Moscow expects the summit to be "long and substantive", while Washington will "reaffirm its support for Ukraine's sovereignty and territorial integrity"

Ukraine crisis to be the focus of Putin-Biden virtual meeting

photo_camera AFP/JIM WATSON Y ALEXANDER NEMENOV - Combination of images of US President Joe Biden and Russian President Vladimir Putin

Amid rising tensions in eastern Ukraine, Joe Biden and Vladimir Putin are meeting virtually to try to find solutions that can halt the crisis and avoid a major escalation. The Kremlin expects the talks to be "long and substantial", presidential spokesman Dmitry Peskov announced at his daily press conference. Peskov admits, however, that it will be "difficult to expect progress from these talks". On the other hand, according to his US counterpart, Jen Psaki, Biden will focus the meeting on "Russian military activities on the Ukrainian border". He will also "reaffirm US support for Ukraine's sovereignty and territorial integrity". The US president also assured that he would not accept "red lines from anyone". 


This summit is the fifth between the two since Biden arrived at the White House earlier this year. In addition to the Russian-Ukrainian border disputes, they could also discuss regional security, including the situation in Afghanistan, Iran and Libya, according to the Russian news agency TASS. The video call, according to US media reports, will begin at 10 a.m. Washington time, 6 p.m. Moscow time.

Prior to this virtual meeting, US Secretary of State Antony Blinken has held telephone conversations with Ukrainian President Volodymyr Zelensky, so the conclusions drawn by the two will also be part of the dialogue between Biden and Putin.

This is not the first time that Washington has been presented as a mediator in this conflict. Last Thursday, Blinken met with Russian Foreign Minister Sergei Lavrov in Stockholm, where they discussed the Ukrainian crisis. The Secretary of State urged Russia to "withdraw its forces" as an imminent attack would have "serious consequences", according to Europa Press. For his part, Lavrov has rejected NATO's increased military presence in eastern Ukraine, and, like his counterpart, spoke of "grave consequences" if they ignore their "legitimate concerns" and Ukraine ends up in the middle of "US political games", according to the news agency.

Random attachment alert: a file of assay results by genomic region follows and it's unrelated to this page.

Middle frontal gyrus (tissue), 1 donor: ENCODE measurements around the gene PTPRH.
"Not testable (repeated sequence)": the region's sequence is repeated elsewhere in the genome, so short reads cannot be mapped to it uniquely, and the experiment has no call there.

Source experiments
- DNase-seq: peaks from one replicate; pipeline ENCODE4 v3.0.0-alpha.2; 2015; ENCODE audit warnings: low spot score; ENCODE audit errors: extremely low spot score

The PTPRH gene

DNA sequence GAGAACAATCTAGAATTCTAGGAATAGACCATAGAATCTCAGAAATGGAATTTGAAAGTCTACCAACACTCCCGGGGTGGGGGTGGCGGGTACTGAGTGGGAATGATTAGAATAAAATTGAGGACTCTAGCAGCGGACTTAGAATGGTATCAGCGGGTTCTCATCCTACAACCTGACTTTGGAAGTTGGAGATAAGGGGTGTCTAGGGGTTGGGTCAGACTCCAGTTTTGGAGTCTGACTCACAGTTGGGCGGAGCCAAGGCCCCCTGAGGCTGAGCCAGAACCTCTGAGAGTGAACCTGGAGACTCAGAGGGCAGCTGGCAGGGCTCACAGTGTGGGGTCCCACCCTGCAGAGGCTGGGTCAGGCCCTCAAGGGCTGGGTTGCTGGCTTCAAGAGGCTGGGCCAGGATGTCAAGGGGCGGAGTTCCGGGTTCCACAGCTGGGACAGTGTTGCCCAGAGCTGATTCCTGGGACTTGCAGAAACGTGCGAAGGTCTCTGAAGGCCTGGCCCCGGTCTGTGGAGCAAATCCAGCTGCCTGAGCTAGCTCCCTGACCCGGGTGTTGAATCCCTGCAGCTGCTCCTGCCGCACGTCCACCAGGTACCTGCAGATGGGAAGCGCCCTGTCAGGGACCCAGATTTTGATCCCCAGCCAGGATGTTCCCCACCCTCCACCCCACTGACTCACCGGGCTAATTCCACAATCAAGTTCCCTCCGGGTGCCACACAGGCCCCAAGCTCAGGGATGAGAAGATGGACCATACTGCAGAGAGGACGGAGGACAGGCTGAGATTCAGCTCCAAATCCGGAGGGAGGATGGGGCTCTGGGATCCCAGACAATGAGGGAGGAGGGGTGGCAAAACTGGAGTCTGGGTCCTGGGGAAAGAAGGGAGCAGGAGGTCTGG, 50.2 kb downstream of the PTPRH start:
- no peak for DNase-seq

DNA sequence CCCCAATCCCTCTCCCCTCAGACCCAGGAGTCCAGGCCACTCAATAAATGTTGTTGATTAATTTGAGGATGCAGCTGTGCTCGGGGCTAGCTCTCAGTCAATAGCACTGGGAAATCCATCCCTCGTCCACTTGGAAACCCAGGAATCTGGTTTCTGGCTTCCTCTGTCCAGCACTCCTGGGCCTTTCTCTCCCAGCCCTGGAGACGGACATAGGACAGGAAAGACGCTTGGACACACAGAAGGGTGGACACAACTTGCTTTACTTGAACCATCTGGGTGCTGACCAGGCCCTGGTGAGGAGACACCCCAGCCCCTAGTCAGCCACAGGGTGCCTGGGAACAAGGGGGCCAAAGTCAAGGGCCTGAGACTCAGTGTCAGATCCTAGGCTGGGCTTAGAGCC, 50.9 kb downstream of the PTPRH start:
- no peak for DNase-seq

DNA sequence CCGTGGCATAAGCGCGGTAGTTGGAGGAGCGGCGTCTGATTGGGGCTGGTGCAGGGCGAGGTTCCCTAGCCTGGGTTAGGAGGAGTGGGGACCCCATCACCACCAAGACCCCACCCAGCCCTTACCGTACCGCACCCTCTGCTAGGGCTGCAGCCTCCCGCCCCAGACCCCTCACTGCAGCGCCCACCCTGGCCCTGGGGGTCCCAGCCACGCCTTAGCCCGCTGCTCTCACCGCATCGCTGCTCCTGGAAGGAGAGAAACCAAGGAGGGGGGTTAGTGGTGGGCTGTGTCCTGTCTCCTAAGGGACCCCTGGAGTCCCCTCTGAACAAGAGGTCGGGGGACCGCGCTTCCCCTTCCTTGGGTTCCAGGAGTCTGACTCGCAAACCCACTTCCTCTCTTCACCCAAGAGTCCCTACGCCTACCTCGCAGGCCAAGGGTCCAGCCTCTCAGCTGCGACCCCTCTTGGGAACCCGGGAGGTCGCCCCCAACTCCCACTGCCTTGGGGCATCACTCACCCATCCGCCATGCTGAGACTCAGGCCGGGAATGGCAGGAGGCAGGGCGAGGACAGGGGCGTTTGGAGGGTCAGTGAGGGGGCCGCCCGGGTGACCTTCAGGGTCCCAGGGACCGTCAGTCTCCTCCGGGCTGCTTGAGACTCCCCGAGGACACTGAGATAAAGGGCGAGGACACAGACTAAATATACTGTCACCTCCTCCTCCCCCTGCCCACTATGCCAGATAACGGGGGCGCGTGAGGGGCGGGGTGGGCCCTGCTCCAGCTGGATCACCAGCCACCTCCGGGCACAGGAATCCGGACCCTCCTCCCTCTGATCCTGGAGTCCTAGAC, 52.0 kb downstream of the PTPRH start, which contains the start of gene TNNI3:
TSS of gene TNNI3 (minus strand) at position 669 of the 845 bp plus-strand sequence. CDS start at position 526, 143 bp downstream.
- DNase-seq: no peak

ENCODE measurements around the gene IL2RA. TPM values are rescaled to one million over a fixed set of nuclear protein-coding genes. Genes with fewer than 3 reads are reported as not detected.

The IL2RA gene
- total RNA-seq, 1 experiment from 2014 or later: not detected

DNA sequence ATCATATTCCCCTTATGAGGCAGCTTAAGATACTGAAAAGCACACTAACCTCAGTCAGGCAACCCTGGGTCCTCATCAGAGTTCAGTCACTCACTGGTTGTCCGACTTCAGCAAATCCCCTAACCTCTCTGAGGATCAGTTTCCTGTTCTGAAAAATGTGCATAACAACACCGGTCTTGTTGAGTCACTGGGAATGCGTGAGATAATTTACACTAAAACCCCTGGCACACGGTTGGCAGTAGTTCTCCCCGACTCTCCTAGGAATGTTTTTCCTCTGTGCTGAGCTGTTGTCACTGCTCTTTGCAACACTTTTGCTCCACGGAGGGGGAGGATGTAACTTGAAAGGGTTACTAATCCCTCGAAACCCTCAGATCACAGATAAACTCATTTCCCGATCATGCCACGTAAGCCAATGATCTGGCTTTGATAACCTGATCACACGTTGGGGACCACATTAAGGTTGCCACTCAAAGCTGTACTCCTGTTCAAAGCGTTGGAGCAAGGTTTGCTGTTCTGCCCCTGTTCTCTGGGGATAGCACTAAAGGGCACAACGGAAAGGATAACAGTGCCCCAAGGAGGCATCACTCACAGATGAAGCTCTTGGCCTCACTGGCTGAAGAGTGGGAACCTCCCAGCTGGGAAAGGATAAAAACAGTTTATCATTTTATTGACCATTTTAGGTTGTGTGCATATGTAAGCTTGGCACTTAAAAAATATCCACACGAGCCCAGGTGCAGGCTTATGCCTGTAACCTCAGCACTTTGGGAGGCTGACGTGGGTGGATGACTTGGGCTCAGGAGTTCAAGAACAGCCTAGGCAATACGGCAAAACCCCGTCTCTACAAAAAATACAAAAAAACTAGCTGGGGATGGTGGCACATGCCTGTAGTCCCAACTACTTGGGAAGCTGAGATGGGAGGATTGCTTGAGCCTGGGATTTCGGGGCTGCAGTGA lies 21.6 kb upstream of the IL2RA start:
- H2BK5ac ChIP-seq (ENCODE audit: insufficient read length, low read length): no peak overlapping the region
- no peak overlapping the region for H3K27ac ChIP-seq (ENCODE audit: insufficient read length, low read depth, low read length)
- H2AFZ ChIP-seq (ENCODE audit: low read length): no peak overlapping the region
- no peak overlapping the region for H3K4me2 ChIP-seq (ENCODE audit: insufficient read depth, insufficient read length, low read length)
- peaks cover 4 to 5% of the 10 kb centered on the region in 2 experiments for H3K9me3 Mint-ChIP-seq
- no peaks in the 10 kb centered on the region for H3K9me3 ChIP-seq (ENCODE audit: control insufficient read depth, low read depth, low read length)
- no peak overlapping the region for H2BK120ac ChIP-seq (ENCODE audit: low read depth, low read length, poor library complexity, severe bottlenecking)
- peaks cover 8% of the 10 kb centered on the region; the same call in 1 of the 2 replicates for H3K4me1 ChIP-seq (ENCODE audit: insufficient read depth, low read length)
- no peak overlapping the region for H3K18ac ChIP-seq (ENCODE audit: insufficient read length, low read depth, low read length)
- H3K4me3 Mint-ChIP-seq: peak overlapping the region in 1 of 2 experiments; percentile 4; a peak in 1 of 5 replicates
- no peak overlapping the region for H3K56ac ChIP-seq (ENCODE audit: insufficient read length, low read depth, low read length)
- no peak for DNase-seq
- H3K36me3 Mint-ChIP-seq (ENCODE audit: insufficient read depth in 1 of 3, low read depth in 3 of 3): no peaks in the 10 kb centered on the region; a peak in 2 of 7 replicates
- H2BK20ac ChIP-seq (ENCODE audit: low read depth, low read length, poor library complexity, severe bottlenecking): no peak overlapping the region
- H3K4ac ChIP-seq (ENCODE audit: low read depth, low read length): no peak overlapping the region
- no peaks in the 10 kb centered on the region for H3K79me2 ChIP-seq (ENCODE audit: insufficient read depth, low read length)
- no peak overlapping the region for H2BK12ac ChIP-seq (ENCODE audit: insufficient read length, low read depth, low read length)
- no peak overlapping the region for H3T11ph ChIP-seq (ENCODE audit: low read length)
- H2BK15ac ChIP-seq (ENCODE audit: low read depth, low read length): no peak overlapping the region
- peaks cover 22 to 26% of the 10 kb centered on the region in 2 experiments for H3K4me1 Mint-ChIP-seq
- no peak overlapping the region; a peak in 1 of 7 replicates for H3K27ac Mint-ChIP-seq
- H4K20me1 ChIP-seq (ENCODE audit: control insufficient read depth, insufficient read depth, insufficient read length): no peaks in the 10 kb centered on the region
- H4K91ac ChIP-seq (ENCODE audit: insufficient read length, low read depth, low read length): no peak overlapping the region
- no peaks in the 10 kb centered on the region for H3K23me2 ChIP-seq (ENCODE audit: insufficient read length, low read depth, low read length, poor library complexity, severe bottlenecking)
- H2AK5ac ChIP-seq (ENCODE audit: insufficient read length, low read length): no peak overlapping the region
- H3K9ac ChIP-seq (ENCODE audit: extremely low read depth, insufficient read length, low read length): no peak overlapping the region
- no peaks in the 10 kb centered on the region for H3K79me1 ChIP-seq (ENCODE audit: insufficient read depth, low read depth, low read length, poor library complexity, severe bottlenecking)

Troop build-up and possible invasion

Next April the Dombass conflict will be eight years old. However, tension in the region bordering Russia has risen sharply in recent weeks. Ukraine has accused Moscow of planning an invasion and even orchestrating a coup against the Zelensky government. Meanwhile, clashes between the Ukrainian authorities and pro-Russian separatists continue. According to the AFP news agency, the number of victims in this dispute has increased compared to last year, while 50 deaths were reported in 2020, in 2021 the figure has risen to 61.

In this context, both sides have denounced an increase in the number of troops on the border. While Ukraine claims that Russia has transferred some 115,000 troops to the area, the Russian foreign ministry said that Kiev had deployed 125,000 troops in the east.  


The US, like NATO, stands firmly behind Ukraine in the conflict. Washington has also warned of a Russian troop build-up on the border. It has also stoked Kiev's fears by warning of a possible Russian invasion of eastern Ukraine. Moscow has denied these accusations, noting that "the United States is trying to escalate the conflict between Ukraine and Russia", according to Russian Foreign Ministry spokeswoman Maria Zakharova. Peskov has also rejected Washington's warnings, pointing to "aggressive rhetoric" from the US and Europe.

Belarusian President Alexander Lukashenko has also commented on the US position. "They need a reason to hit Russia, that's why they make these accusations," he said. He called NATO's plans in the region "unacceptable".  


Joe Biden's administration is becoming heavily involved in the Russian-Ukrainian conflict while expressing its rejection of the policies developed by the Kremlin. The Cold War, though over, is still very much alive in the US mindset. Indeed, Defence Secretary Lloyd Austin recently referred to Russia as the 'Soviet Union' in discussing the current situation. "Everything we do we do as part of an international community. However, the best case is that we don't see a Soviet Union incursion into Ukraine," Austin said during a visit to South Korea.  


Although this historic era has officially ended, tensions between the US and Russia have always been present, and the current crisis in Ukraine demonstrates this. Moreover, since Biden took office, relations have deteriorated. In this regard, Washington has singled out Moscow as one of its main enemies along with China.